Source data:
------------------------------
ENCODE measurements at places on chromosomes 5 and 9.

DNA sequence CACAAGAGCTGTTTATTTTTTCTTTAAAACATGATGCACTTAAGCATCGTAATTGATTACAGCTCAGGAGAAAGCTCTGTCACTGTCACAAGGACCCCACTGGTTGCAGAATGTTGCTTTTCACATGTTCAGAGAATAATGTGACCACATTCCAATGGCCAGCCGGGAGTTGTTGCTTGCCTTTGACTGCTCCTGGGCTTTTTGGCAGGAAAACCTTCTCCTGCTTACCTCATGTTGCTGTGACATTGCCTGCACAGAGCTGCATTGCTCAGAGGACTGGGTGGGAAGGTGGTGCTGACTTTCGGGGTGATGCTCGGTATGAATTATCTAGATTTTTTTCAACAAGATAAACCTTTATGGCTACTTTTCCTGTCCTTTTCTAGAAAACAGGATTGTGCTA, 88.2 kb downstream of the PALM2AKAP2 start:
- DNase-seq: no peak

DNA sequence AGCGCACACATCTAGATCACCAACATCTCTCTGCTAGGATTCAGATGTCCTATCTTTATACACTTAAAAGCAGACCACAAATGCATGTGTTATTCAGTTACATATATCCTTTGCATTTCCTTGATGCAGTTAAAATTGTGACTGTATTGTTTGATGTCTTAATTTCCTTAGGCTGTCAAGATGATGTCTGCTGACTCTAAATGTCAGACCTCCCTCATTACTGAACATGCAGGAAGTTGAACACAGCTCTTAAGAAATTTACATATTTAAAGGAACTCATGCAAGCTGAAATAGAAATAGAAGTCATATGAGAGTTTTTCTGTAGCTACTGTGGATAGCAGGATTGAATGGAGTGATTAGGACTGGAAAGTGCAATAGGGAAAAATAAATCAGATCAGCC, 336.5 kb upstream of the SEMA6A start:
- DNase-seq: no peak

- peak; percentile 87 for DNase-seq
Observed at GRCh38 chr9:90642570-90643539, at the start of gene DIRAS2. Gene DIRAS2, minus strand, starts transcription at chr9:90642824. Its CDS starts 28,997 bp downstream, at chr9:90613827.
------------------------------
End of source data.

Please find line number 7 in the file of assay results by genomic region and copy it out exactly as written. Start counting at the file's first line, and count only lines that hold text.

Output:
Observed at GRCh38 chr9:90642570-90643539, at the start of gene DIRAS2. Gene DIRAS2, minus strand, starts transcription at chr9:90642824. Its CDS starts 28,997 bp downstream, at chr9:90613827.